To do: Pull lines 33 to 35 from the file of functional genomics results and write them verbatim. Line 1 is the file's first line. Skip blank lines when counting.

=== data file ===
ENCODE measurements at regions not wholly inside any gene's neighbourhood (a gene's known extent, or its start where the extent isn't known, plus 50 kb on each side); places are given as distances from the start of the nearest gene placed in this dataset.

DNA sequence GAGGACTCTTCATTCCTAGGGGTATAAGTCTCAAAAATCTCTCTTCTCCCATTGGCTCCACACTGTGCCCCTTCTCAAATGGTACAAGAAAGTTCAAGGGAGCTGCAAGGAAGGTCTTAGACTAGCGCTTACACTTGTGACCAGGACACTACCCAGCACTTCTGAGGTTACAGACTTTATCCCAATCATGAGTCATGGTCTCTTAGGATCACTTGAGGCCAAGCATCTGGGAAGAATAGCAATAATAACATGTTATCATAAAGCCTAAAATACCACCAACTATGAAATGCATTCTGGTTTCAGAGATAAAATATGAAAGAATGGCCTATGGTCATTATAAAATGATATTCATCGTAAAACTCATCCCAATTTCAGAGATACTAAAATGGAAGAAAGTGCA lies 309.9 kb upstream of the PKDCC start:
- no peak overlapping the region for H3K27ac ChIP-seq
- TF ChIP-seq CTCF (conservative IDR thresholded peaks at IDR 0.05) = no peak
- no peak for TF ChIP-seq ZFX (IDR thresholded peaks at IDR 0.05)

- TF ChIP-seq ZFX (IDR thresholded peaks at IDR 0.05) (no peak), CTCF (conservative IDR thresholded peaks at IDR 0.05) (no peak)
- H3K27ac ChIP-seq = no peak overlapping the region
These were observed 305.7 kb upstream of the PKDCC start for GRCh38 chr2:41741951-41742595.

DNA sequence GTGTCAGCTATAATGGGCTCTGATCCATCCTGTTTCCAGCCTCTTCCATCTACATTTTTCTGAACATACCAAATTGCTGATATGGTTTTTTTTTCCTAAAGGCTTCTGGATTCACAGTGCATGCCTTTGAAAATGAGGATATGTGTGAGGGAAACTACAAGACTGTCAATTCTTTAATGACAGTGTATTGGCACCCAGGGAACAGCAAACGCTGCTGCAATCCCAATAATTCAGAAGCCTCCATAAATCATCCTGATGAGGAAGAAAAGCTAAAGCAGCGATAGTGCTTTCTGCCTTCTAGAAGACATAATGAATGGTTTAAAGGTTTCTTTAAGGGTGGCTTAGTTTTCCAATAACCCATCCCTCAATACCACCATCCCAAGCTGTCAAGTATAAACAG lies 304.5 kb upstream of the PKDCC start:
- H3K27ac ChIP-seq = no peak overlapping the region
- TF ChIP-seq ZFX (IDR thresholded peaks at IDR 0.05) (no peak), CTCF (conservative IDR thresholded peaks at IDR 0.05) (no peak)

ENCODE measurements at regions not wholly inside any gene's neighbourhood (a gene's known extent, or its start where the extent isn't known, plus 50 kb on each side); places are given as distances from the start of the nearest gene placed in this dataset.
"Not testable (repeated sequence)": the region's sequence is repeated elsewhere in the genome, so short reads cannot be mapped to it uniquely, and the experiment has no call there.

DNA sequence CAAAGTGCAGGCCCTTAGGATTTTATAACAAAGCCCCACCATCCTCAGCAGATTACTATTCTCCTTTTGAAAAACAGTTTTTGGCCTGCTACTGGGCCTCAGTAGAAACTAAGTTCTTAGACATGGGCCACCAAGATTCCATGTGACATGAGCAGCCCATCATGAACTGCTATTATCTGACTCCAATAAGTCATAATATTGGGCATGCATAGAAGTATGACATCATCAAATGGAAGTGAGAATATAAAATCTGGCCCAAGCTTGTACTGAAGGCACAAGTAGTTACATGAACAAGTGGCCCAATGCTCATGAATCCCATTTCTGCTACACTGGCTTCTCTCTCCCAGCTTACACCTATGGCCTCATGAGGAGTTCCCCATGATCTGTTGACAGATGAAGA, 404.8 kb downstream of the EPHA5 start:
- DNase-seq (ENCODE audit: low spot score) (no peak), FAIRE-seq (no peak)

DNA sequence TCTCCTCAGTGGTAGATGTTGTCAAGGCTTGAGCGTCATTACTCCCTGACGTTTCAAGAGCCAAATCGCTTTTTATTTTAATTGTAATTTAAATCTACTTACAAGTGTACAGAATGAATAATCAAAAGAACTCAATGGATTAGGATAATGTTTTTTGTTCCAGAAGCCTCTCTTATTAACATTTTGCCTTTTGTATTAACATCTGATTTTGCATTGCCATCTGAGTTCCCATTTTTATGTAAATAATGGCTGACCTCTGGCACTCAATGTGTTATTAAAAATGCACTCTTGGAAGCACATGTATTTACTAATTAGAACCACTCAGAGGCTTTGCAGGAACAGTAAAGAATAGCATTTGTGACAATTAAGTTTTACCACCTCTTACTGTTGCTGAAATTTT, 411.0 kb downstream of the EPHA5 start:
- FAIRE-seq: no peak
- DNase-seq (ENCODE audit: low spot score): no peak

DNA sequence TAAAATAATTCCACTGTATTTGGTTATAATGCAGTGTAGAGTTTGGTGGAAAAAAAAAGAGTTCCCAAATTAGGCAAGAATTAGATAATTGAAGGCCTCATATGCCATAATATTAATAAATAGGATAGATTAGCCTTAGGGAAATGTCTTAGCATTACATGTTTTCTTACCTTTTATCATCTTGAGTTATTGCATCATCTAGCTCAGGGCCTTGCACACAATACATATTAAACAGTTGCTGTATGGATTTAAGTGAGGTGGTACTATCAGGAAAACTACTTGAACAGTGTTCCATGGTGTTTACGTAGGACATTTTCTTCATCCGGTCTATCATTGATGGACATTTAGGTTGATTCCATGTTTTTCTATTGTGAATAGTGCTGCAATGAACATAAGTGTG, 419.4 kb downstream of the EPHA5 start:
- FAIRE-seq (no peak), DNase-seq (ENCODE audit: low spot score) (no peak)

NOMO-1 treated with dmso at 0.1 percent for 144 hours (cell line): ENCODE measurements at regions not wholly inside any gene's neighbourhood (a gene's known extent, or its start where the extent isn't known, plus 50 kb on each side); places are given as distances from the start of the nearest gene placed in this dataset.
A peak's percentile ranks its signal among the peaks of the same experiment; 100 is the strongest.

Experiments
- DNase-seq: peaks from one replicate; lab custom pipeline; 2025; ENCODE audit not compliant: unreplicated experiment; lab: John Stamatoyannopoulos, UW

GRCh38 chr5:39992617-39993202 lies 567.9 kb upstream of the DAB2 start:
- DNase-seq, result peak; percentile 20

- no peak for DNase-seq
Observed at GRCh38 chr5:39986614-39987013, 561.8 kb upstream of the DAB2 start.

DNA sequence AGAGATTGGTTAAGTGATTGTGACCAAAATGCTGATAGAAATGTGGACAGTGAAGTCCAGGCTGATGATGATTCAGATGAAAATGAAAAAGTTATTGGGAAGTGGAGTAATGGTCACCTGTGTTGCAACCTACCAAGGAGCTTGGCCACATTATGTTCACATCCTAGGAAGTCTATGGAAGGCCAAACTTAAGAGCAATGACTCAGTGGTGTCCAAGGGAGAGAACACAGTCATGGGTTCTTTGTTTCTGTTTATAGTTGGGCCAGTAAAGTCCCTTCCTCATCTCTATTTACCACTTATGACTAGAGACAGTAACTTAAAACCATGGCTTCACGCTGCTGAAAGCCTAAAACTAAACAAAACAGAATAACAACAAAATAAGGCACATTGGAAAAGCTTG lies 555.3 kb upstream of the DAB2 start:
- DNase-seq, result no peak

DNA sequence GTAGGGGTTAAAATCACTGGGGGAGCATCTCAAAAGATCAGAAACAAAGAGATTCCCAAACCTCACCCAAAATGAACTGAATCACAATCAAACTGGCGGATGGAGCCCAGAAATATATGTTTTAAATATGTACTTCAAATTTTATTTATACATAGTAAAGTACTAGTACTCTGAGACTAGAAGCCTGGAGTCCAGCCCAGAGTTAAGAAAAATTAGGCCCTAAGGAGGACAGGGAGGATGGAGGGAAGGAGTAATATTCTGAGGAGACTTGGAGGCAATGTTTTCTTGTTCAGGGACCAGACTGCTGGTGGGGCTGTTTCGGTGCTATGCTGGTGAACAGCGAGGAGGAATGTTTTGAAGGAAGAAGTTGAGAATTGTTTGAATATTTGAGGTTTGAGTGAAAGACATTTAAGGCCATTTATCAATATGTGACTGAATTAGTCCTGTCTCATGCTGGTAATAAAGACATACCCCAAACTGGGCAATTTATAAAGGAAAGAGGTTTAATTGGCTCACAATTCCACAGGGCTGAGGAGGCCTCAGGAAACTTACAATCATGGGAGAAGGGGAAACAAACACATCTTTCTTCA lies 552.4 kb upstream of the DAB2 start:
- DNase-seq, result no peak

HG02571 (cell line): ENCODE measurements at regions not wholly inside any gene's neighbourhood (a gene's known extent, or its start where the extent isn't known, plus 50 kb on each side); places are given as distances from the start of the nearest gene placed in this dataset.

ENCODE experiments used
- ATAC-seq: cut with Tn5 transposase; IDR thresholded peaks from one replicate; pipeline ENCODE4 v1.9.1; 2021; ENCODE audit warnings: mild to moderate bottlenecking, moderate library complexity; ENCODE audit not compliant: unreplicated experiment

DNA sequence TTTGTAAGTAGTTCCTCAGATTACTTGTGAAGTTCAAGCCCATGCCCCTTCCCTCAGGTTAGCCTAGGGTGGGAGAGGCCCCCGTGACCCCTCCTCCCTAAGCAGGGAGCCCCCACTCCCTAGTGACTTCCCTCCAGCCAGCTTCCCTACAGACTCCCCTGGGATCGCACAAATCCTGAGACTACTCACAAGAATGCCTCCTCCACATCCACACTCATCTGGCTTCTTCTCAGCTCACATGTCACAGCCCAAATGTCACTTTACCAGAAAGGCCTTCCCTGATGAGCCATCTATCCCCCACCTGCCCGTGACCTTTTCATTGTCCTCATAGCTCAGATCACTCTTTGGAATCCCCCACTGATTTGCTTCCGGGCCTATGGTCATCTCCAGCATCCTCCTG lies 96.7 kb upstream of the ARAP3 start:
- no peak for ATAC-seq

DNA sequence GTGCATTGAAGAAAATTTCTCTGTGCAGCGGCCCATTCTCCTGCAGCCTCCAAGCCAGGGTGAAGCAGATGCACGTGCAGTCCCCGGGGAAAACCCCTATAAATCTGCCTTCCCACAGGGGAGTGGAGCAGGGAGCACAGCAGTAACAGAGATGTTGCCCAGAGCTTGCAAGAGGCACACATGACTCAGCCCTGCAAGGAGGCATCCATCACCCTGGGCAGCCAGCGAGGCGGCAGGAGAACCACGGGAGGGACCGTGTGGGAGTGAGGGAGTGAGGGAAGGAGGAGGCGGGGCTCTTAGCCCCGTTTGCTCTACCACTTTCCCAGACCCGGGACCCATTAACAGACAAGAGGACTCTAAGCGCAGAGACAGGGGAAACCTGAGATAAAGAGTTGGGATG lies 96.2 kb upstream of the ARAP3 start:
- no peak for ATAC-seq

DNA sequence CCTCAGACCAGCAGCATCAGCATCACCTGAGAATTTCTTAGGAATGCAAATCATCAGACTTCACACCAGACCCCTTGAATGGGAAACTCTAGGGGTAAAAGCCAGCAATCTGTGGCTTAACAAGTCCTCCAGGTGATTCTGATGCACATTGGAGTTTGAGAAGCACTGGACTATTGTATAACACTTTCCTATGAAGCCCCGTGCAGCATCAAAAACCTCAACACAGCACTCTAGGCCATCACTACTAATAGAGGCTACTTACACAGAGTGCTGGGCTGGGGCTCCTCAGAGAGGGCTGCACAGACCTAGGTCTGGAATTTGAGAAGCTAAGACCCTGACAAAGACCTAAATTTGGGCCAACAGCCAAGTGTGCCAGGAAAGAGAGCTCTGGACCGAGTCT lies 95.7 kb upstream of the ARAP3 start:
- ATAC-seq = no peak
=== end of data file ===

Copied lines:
HG02571 (cell line): ENCODE measurements at regions not wholly inside any gene's neighbourhood (a gene's known extent, or its start where the extent isn't known, plus 50 kb on each side); places are given as distances from the start of the nearest gene placed in this dataset.

ENCODE experiments used
- ATAC-seq: cut with Tn5 transposase; IDR thresholded peaks from one replicate; pipeline ENCODE4 v1.9.1; 2021; ENCODE audit warnings: mild to moderate bottlenecking, moderate library complexity; ENCODE audit not compliant: unreplicated experiment